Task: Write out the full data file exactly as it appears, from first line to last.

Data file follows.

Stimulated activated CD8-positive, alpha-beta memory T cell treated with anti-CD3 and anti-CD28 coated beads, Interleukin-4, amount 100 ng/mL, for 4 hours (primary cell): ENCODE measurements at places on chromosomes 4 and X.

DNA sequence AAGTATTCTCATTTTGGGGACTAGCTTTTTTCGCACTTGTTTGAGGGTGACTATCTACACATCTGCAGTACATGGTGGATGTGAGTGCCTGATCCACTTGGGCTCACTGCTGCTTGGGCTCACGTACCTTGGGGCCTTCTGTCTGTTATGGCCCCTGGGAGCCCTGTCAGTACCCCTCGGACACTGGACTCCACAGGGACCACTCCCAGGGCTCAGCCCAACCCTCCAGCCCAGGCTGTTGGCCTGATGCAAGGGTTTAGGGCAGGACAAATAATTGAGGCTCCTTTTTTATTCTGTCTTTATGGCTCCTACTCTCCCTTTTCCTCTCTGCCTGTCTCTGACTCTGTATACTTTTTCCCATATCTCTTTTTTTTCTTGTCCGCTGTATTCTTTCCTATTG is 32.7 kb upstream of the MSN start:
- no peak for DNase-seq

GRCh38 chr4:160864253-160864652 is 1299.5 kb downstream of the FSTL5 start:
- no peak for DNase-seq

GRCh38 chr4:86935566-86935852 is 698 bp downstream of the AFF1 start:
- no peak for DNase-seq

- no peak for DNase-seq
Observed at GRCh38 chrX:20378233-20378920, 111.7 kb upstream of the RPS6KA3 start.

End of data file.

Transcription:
Stimulated activated CD8-positive, alpha-beta memory T cell treated with anti-CD3 and anti-CD28 coated beads, Interleukin-4, amount 100 ng/mL, for 4 hours (primary cell): ENCODE measurements at places on chromosomes 4 and X.

DNA sequence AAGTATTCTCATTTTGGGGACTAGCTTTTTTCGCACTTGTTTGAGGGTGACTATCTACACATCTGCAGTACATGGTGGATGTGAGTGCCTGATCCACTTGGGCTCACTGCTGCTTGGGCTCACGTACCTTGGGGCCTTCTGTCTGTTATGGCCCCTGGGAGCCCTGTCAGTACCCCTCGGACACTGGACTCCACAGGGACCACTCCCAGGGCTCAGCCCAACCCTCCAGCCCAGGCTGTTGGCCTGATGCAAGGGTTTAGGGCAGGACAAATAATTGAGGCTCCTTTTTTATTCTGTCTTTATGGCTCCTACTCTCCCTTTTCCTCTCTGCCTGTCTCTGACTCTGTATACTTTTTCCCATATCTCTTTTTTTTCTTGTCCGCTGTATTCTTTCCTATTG is 32.7 kb upstream of the MSN start:
- no peak for DNase-seq

GRCh38 chr4:160864253-160864652 is 1299.5 kb downstream of the FSTL5 start:
- no peak for DNase-seq

GRCh38 chr4:86935566-86935852 is 698 bp downstream of the AFF1 start:
- no peak for DNase-seq

- no peak for DNase-seq
Observed at GRCh38 chrX:20378233-20378920, 111.7 kb upstream of the RPS6KA3 start.